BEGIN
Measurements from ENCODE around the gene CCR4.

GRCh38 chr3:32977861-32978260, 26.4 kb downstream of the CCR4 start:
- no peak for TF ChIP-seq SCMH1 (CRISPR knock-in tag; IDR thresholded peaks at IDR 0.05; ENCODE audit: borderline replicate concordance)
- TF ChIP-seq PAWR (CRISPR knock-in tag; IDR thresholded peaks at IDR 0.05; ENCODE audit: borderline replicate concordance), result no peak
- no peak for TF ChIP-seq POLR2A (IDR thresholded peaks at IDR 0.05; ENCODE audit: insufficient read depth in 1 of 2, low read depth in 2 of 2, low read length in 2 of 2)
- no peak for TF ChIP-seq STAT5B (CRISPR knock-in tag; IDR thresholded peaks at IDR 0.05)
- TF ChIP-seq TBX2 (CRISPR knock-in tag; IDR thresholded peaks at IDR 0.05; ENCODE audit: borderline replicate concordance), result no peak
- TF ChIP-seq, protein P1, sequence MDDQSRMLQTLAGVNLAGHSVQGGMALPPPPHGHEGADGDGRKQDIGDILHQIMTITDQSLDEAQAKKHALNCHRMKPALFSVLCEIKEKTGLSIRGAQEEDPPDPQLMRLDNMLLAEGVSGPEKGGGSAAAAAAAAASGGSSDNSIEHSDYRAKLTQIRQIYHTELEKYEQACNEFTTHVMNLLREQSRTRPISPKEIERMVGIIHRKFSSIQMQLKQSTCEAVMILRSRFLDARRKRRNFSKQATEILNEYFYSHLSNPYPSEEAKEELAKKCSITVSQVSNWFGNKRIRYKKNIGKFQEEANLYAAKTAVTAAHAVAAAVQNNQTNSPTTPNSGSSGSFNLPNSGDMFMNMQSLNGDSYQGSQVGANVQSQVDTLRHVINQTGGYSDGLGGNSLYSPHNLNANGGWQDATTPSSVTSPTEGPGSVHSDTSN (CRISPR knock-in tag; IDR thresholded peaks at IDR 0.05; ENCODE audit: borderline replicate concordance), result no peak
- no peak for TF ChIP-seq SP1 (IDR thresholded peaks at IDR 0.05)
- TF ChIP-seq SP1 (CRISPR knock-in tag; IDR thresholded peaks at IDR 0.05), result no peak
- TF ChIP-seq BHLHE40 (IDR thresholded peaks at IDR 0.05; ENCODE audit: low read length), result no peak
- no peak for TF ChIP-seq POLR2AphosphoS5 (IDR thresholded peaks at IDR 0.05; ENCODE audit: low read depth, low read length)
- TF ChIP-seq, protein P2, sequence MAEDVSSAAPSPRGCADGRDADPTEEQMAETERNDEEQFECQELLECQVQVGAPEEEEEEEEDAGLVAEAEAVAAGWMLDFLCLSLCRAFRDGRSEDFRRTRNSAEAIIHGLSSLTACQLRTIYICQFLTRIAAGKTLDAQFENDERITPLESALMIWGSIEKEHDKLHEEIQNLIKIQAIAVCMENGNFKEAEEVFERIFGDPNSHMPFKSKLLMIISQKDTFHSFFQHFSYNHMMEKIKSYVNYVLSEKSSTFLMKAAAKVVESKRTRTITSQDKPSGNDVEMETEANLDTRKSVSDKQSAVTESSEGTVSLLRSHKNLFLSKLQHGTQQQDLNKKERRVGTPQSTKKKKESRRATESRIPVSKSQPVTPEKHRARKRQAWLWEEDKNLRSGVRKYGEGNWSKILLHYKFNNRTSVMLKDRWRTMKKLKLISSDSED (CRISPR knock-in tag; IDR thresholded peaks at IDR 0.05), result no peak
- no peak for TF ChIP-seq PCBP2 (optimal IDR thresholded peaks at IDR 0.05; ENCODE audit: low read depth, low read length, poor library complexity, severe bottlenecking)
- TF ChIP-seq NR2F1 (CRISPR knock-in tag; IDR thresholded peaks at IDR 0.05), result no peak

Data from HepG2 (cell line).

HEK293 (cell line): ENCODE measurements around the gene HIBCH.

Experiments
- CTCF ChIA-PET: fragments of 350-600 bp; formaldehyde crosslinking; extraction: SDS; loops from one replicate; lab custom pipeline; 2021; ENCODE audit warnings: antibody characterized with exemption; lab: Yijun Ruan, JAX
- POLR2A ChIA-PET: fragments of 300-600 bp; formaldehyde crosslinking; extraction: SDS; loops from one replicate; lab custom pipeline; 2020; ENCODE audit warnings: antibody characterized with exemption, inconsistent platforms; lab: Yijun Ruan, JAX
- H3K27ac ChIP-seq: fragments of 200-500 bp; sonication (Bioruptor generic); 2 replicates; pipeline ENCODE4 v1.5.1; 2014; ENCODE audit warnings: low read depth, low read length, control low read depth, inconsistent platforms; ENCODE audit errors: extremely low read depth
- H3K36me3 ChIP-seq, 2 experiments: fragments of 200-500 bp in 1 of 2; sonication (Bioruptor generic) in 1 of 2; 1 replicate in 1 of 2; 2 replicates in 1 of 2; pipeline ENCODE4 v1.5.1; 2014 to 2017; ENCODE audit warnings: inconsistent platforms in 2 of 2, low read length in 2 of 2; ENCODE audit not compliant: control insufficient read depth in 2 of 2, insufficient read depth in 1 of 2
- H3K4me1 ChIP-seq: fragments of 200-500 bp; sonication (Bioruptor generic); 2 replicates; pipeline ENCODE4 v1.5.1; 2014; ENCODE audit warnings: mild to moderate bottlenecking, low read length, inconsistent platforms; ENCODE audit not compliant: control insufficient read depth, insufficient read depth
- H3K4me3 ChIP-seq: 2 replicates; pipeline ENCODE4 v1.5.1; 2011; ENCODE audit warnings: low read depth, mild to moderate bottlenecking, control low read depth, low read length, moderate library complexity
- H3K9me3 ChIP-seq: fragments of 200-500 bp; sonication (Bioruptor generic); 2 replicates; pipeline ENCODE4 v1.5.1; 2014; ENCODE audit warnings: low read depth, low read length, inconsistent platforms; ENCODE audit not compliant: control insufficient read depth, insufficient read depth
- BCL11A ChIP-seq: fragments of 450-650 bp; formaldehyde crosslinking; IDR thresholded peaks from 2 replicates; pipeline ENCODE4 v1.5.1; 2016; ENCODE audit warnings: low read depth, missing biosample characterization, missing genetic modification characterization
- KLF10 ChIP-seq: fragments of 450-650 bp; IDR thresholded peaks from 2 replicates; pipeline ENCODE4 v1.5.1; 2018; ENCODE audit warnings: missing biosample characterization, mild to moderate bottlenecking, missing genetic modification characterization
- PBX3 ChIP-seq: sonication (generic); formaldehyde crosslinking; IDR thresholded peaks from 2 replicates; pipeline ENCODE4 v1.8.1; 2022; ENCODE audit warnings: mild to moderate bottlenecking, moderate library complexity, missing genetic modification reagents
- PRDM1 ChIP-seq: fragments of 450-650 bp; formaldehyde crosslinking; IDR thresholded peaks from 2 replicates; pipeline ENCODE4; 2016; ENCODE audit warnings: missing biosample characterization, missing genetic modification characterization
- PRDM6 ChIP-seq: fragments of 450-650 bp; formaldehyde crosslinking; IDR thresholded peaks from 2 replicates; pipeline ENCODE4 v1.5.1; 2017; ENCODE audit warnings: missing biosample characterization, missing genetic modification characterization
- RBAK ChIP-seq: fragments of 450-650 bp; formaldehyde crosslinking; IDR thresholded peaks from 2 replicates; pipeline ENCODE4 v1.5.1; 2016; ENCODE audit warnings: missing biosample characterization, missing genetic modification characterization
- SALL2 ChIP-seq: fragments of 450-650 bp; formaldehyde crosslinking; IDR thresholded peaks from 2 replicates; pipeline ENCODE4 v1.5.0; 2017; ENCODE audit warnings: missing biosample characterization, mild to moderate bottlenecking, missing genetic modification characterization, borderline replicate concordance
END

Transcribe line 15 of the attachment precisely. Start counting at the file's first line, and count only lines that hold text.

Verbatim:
- TF ChIP-seq NR2F1 (CRISPR knock-in tag; IDR thresholded peaks at IDR 0.05), result no peak